When he doesn’t want to talk about it
You would like to bring something up with your partner, but every time you do, he or she says it makes them anxious and they don't want to talk about it. This doesn't have to be a stuck place. It just means taking time to back up. A conversation about how to have the conversation comes first. It might sound something like this:
Your Partner: Look I don't want to talk about it. It makes me anxious.
You: I am guessing you believe the conversation is going to go a certain way that will just make things worse between us. Is that right?
Your Partner: That's what usually happens.
You: I am committed to talking about it differently so that we feel closer at the end. Do you have an idea of what you would like to be different?
Your Partner: I don't know. All I hear is how unsatisfied you are and how incompetent I am at giving you what you need.
You: Yea, those general complaints I give - I can see now, how they would be uncomfortable to hear, and they really don't get us anywhere. And too, I hear you wanting specific requests so as to clearly know my needs. Am I understanding you on this?
Your Partner: Uh-huh. I just want you to be nice to me.
You: Maybe you would also like some reassurance that I am not judging you as incompetent or a failure, but rather to trust that you love me and want the best for me.
Your Partner: But you do judge me! And then I judge myself and feel miserable.
You: Yea, it's true, when I have been upset in the past there were times when instead of expressing my needs and requests directly I found fault with you. I regret that and that's not how I want to communicate now. I see that it's really hurt you.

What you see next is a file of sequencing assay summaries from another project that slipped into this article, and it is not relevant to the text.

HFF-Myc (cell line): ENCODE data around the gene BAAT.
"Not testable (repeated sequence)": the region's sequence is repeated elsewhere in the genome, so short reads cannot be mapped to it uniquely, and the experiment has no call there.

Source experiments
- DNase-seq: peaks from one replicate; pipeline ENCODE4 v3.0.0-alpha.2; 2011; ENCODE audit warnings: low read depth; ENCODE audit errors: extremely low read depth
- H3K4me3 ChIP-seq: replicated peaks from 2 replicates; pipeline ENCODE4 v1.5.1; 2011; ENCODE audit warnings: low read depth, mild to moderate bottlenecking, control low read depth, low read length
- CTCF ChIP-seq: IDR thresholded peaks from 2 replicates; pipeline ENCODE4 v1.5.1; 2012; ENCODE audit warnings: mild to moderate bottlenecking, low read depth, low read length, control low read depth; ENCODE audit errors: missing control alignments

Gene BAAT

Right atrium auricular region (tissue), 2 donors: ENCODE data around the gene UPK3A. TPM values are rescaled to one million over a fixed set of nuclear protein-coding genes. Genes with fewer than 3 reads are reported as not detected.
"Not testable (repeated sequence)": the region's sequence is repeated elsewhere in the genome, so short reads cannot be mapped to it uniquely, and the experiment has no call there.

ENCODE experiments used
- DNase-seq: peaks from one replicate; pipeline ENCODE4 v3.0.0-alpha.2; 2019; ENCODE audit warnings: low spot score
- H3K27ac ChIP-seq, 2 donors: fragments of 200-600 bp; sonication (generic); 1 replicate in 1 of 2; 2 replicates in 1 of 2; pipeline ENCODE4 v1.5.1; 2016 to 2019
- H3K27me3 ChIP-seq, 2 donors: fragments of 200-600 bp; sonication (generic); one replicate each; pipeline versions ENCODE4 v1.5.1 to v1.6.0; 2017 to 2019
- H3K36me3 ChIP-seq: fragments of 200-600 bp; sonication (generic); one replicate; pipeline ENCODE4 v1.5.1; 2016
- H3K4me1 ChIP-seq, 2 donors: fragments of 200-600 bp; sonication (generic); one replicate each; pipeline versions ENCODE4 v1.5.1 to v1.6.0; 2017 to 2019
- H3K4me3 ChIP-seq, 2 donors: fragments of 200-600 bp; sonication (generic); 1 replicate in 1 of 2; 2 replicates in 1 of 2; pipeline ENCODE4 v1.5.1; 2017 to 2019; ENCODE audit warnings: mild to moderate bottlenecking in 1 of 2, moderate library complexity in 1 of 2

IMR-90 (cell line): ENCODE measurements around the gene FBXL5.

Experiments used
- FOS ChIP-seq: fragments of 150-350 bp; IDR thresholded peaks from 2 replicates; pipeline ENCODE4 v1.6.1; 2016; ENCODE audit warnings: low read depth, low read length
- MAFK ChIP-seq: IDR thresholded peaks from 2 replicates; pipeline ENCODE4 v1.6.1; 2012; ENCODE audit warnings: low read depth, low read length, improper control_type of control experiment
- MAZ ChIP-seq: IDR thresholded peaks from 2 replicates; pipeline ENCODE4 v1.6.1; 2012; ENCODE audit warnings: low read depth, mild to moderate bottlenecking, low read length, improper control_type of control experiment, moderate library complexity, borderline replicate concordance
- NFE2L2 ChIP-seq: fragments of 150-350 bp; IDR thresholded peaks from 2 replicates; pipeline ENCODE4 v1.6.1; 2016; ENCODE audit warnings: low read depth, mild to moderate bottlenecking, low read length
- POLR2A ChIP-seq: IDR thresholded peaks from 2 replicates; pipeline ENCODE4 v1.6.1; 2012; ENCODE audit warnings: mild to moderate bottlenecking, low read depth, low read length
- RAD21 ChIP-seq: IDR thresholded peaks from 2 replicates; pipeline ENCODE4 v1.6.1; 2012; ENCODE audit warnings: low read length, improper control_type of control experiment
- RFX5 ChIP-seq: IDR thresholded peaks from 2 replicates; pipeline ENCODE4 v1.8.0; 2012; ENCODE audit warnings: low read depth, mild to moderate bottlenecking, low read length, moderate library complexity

Your Partner: Why should I believe you would do anything differently now?
You: I've been reflecting on this and working hard to learn new skills. I am really wanting to help create mutual respect and responsibility in our conversation. Would you be willing to take a chance with me and see how it could be different by talking for 10 or 15 minutes about the topic I mentioned?
The important skill being demonstrated in this conversation is empathy and control of reactivity. In this hypothetical situation you are controlling impulses to defend, justify, or make counter accusations. You are listening for feelings and needs with every comment your partner makes and making a guess at what you hear.
You are also willing to accept and name your part in making past conversations difficult without having to call out your partner for how he or she contributed to the problem. This ability to name your mistakes simply without self-criticism and without delving into past situation allows you to stay with the present moment need and move forward in the connection with your partner. So often I witness couples grabbing at past situations to justify the validity of their current need. This inevitably leads to quarrel about what actually happened in the past and who was at fault. Keep your eye on the prize - stay with the present situation and present need.
Lastly you can see that hearing your partner with empathy doesn't mean you give up on your original request to talk about a difficult topic. Trusting that you will come back to your own need and request allows you the space to hear your partner.
This week begin even slightly challenging conversations with pre-conversations that create a sense of connection through expressing reassurance for your partner and stating your commitment to express your feelings, needs, and requests directly and hear those of your partner.